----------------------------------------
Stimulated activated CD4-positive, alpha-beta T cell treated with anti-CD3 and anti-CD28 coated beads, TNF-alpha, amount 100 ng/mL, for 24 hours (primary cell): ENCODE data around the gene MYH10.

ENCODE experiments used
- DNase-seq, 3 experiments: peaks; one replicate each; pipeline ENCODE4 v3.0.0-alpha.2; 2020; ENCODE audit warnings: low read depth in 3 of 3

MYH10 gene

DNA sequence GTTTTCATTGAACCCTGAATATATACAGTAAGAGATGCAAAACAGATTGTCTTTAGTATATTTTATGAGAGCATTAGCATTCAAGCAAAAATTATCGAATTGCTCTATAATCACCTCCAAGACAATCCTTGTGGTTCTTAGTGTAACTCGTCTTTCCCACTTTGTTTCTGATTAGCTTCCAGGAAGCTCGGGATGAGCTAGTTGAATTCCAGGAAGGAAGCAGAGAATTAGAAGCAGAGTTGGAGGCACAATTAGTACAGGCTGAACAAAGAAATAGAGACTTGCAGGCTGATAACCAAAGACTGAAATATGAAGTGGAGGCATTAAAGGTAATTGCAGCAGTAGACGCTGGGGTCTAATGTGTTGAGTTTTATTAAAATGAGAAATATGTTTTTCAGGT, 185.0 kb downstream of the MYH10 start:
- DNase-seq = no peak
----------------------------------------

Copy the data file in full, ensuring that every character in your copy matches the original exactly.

Stimulated activated CD4-positive, alpha-beta T cell treated with anti-CD3 and anti-CD28 coated beads, TNF-alpha, amount 100 ng/mL, for 24 hours (primary cell): ENCODE data around the gene MYH10.

ENCODE experiments used
- DNase-seq, 3 experiments: peaks; one replicate each; pipeline ENCODE4 v3.0.0-alpha.2; 2020; ENCODE audit warnings: low read depth in 3 of 3

MYH10 gene

DNA sequence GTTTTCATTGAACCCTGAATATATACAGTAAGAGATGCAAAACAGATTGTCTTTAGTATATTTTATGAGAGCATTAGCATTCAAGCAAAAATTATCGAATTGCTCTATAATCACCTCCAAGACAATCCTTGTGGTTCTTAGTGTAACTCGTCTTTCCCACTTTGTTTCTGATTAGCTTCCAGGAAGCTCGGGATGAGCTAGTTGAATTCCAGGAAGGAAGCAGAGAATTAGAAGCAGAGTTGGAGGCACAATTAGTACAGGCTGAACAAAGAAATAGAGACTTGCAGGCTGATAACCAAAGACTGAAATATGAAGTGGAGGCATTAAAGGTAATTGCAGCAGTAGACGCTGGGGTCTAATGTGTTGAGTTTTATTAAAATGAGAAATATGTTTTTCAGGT, 185.0 kb downstream of the MYH10 start:
- DNase-seq = no peak